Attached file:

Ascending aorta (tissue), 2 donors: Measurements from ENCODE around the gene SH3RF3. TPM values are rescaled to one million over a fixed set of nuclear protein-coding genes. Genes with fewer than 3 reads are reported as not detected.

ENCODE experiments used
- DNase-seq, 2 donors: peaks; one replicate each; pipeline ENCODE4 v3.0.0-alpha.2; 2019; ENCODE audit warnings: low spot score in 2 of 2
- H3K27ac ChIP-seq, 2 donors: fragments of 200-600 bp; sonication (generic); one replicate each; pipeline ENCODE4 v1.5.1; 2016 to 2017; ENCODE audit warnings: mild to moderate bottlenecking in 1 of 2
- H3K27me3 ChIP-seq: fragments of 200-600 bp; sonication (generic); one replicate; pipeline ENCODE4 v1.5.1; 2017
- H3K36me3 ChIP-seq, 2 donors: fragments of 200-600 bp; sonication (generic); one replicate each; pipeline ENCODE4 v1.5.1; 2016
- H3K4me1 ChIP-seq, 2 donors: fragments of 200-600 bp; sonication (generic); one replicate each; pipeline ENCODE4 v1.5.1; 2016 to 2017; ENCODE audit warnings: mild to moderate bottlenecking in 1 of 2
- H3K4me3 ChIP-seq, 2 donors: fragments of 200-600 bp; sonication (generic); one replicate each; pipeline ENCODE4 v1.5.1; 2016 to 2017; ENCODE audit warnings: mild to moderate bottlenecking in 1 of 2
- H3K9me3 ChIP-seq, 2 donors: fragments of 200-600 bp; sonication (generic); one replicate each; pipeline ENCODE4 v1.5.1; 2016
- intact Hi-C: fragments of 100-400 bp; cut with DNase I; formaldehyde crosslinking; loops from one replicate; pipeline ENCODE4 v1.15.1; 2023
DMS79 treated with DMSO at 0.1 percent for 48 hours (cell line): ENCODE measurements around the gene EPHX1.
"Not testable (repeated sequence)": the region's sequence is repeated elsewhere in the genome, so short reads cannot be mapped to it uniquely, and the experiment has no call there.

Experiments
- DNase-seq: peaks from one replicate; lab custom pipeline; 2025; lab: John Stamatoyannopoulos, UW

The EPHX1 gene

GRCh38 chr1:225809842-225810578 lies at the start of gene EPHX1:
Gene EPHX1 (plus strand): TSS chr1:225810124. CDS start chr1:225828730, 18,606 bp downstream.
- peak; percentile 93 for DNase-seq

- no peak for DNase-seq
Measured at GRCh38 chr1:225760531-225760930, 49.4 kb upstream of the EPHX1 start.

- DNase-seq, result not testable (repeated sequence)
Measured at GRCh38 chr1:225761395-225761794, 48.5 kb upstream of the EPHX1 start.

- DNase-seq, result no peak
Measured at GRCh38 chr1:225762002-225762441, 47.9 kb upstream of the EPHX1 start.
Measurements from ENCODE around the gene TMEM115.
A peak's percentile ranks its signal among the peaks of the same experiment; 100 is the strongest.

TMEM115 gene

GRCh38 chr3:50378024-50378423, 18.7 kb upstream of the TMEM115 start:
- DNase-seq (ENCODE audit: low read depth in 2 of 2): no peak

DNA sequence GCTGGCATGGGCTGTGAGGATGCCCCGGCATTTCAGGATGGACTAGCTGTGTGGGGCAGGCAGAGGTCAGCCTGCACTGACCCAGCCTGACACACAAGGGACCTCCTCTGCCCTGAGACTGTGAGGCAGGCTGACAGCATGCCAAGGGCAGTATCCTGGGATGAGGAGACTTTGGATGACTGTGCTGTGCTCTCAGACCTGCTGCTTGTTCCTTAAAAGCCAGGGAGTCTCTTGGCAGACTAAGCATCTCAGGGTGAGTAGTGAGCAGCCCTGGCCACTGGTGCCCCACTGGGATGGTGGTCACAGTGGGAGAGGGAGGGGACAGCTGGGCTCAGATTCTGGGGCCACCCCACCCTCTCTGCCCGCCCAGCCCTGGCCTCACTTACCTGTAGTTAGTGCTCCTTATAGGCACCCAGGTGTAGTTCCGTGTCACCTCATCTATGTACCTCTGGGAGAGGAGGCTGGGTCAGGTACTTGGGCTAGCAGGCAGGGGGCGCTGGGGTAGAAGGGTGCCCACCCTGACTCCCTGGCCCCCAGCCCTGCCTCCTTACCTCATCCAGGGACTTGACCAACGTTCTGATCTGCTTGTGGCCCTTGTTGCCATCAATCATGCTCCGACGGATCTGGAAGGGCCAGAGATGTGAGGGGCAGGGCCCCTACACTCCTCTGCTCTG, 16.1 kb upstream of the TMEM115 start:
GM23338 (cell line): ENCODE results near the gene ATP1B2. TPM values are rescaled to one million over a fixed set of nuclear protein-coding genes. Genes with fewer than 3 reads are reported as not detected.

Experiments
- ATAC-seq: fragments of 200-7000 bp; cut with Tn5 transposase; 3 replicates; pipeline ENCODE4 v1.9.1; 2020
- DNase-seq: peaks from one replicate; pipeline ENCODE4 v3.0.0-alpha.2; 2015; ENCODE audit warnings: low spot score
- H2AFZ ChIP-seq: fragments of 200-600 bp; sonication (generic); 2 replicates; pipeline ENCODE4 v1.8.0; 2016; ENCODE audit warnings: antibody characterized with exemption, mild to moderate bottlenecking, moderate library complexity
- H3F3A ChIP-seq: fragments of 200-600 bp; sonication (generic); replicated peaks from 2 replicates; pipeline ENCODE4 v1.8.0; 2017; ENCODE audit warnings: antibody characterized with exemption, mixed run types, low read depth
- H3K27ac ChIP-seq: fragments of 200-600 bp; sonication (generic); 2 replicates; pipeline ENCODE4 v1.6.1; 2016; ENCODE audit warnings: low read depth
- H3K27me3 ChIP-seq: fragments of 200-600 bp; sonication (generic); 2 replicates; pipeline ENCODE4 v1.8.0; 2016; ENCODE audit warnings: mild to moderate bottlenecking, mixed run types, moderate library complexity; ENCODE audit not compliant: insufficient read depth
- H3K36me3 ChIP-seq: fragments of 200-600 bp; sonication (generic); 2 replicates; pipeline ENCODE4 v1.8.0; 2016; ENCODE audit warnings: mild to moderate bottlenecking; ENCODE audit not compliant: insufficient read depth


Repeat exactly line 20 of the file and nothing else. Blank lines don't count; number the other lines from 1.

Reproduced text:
Measured at GRCh38 chr1:225760531-225760930, 49.4 kb upstream of the EPHX1 start.